On Jan 10, Frank Sencher, Jr. called Rob Fergus to let him know a Greater White-fronted Goose, a local rarity, was at Spruce Run Reservoir in Hunterdon County, NJ. Fergus headed over to the reservoir, and Sencher was able to show him the goose. They then went to the other side of the reservoir to look through a group of about 1000 gulls. Fergus hit paydirt when he picked a Mew Gull out of the crowd, a first — and some would say long overdue — record for New Jersey, pending acceptance.
This individual appears to be a “Common Gull”, the European subspecies Larus canus canus. Many, but not all, records from the East Coast are of this subspecies. Some of the features suggestive of L. c. canus include upperparts that are not much darker than Ring-billed Gull, paler than would be expected on the the North American subspecies of Mew Gull (L. c. brachyrhynchus), and lighter streaking on the head than the typical North American Mew Gull.
The gull was found around 4 PM, and Sencher was able to get the news out quickly enough for about six other birders to get there in time to see it before it and most of the other gulls left about an hour later at dusk. Other birders will certainly be looking for it over the next several days. Check the New Jersey listserv for updates.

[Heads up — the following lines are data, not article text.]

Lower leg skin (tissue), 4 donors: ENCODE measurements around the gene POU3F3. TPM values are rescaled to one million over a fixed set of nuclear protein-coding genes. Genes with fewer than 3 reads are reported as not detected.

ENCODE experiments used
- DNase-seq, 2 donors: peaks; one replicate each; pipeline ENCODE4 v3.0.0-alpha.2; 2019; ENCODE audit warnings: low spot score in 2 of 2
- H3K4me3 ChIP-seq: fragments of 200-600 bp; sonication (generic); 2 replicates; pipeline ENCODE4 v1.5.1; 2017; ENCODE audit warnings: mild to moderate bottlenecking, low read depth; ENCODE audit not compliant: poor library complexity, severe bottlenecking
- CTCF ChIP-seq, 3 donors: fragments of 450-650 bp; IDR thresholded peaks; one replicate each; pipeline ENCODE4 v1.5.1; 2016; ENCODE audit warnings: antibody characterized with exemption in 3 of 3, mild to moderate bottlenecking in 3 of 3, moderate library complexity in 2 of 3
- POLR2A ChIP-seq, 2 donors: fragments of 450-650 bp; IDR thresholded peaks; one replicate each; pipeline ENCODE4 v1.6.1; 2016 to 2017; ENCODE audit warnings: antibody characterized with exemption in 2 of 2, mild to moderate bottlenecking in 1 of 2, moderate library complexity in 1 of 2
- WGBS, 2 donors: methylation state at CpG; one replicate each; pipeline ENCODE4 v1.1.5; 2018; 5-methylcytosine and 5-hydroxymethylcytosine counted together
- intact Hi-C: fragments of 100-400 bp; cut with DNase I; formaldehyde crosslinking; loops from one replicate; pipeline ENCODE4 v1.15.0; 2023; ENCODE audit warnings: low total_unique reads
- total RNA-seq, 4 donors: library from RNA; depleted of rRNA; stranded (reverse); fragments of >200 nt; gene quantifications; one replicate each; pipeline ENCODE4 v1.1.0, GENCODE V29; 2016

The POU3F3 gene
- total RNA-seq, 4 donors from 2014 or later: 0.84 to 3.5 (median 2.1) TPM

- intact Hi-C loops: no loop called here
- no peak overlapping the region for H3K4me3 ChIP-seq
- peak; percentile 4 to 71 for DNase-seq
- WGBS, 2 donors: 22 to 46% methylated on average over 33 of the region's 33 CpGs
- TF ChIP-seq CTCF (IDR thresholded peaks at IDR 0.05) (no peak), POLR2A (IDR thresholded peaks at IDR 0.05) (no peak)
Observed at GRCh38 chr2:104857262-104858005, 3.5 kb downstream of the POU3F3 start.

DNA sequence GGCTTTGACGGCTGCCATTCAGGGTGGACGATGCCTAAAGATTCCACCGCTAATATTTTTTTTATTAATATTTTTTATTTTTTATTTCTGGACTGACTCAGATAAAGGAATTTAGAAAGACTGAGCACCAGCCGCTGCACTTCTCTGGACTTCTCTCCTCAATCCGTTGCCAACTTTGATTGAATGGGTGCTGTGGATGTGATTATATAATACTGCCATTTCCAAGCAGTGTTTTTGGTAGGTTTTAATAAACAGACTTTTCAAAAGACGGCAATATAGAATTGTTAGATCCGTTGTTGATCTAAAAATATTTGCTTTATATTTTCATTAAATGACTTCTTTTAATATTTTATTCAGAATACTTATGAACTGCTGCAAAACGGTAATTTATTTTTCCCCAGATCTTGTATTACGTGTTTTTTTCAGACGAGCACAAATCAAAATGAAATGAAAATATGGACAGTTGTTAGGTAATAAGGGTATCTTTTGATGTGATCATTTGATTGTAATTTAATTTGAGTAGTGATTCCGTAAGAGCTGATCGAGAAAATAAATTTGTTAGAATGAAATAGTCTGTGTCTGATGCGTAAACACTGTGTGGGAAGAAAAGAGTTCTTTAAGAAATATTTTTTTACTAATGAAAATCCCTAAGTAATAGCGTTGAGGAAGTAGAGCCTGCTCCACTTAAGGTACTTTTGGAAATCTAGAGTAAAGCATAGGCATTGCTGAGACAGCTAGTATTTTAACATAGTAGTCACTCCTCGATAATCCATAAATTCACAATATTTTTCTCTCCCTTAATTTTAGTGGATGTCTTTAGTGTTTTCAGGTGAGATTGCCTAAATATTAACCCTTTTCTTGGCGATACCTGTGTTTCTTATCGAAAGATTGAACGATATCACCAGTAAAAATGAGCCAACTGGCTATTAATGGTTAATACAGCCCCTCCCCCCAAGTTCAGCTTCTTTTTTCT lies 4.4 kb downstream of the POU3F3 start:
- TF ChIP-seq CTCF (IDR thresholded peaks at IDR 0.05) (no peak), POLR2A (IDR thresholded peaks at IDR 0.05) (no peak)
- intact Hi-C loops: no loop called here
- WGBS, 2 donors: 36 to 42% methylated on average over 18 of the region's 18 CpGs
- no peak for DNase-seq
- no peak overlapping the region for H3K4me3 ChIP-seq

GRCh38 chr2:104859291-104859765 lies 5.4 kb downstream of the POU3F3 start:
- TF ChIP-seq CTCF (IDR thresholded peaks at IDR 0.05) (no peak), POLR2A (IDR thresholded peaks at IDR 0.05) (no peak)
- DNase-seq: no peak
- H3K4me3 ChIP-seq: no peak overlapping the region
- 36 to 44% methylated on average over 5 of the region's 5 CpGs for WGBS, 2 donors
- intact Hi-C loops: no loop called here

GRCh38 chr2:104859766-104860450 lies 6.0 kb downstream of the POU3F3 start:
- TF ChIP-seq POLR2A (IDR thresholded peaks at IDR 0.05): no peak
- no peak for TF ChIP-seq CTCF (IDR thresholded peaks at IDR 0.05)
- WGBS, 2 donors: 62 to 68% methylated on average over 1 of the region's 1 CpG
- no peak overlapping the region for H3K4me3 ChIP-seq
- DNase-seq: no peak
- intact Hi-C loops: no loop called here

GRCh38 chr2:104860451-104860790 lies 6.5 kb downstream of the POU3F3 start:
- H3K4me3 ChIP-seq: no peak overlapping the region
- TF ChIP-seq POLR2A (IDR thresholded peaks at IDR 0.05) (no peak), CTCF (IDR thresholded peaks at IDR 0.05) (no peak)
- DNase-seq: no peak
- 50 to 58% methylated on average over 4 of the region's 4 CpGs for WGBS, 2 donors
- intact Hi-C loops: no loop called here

Latest posts by John Puschock (see all)
- #ABArare – Collared Plover – Texas - August 2, 2014 4:52
- Dispatches from Attu: Making Lemonade - June 11, 2014 8:00
- Dispatches from Attu: The Finding of the Snipe - June 5, 2014 8:00
- Dispatch from Attu: To the End of the Aleutians - June 3, 2014 8:00
- Rare Bird Alert: January 31, 2014 - January 31, 2014 8:00